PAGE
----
The total host population at time , is divided into three subclasses of susceptible pine trees at time , ; that is, the susceptible pine trees have a potential to be infected by the nematode and can exude oleoresin which acts as a physical barrier to beetle oviposition, and beetles cannot oviposit on them. Exposed pine trees have been infected by the nematode but still sustain the ability for oleoresin exudation, and infected pine trees have been infected by the nematode and the oleoresin exudation ability have been lost and also beetles can oviposit on it. Furthermore, we assume that the class of recovered is negligible because every infectious pine tree dies within the year of infection or in the next year. The number of total host population is denoted by . And then, we assume that the total vector population at time , is split into two subclasses the number of susceptible adult beetles which does not carry pinewood nematode at time and the number of infective adult beetles which does carry pinewood nematode at time , so that total vector population is denoted by . Our model excludes the immature beetles which are in the egg stage, a pupal stage, because they do not participate in the infection cycle. The parameters in the system are as follows: the parameter is the constant increase rate of pine tree at time and is the constant emergence rate of adult beetles at time (the period of emergence). And is the natural death rate of pine tree host and is the natural death rate of beetles as vectors. The parameter is denoted by the probability that infectious beetles transmit nematode by means of contact and is the probability of having pinewood nematode when the beetle emerges out in the . And the parameter is the average number of contact per day of the vectors adult beetles during maturation feeding period. The parameter denotes the transfer rates between the exposed and the infectious.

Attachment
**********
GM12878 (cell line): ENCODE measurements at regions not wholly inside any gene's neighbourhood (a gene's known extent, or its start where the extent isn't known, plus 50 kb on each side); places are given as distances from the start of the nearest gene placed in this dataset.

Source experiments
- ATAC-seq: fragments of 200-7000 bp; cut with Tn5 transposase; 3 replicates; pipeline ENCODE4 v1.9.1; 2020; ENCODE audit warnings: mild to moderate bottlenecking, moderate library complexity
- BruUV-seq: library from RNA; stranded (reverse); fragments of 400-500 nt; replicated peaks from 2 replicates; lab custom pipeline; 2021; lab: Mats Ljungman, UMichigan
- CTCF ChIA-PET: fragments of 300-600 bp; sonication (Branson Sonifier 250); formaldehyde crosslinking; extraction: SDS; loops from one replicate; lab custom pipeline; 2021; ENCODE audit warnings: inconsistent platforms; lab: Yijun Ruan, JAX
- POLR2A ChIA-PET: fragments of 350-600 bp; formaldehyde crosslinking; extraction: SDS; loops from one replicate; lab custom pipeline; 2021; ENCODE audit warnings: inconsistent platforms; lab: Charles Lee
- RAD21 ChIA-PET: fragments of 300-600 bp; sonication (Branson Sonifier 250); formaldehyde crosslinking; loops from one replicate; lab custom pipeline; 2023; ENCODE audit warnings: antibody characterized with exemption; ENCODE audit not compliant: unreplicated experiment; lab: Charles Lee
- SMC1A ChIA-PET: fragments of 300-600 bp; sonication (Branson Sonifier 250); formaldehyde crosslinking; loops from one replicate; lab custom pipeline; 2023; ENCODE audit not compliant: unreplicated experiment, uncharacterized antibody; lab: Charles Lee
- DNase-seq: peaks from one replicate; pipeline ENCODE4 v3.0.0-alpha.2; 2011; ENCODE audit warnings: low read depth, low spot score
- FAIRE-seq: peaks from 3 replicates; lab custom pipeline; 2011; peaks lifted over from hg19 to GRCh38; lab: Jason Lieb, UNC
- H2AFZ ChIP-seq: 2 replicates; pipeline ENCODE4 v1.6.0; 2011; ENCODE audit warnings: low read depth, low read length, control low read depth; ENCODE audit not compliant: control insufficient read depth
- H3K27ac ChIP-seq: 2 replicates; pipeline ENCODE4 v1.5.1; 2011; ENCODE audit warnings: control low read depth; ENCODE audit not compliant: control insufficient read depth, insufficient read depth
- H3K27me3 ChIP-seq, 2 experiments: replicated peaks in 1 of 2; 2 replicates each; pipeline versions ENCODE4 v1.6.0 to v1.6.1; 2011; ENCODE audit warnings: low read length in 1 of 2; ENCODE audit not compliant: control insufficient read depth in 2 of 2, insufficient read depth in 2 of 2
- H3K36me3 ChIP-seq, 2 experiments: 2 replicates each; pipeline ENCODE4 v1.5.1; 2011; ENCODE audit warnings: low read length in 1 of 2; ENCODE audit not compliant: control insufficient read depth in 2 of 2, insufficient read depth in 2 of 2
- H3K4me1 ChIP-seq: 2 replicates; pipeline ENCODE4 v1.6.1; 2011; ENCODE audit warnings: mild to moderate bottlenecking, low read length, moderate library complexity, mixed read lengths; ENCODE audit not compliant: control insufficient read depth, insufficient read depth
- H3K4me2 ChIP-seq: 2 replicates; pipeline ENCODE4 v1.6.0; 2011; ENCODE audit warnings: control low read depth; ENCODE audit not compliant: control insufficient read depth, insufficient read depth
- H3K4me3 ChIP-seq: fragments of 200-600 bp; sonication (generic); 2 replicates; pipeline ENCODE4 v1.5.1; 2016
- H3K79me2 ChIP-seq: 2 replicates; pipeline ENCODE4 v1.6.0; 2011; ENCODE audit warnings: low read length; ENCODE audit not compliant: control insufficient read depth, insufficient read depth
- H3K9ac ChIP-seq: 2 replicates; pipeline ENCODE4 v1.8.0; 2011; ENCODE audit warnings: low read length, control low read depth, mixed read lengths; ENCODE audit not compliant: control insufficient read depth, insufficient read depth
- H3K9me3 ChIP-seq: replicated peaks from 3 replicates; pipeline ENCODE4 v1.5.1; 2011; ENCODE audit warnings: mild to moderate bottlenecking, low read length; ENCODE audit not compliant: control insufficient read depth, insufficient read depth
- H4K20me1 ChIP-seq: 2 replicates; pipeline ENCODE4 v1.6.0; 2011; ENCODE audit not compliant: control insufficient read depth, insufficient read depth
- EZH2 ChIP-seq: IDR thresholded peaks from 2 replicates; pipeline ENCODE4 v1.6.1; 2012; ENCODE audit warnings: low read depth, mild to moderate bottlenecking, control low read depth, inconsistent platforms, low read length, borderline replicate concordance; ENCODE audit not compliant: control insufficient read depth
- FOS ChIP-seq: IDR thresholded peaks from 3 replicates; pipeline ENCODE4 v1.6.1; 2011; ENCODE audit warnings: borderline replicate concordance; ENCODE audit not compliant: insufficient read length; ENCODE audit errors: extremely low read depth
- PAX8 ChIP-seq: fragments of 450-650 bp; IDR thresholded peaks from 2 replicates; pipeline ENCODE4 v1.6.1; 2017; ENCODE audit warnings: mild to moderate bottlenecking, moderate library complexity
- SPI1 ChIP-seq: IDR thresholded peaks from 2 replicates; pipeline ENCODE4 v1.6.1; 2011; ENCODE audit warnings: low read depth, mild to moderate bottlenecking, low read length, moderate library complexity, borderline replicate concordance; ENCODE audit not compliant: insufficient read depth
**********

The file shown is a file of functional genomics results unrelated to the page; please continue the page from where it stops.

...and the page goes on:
In this model, the nonlinear incidence term denotes the rate at which the pine trees host gets infected by infectious adult beetles which do carry pinewood nematode at time , and refers to the rate at which the susceptible pine sawyers have pinewood nematode when it emerges in the infected pine trees and determine the level at which the force of infection saturates. The incidence function forms reflect a saturating effect of diseases transmission. All parameters are assumed to be positive based on some biological reasons. Thus, a host-vector epidemic model with nonlinear incidence can be described by the following system of differential equations: Considering ecological signification, we restrict our attention to the dynamics of the model in . We make some reasonable technical assumptions on the parameters of the model, namely, , , , , , , , , in . The above systems for the host population and the vector are also equipped with initial conditions as follows: , , , , and .
The total host population dynamics are given by .
The given initial conditions make sure that .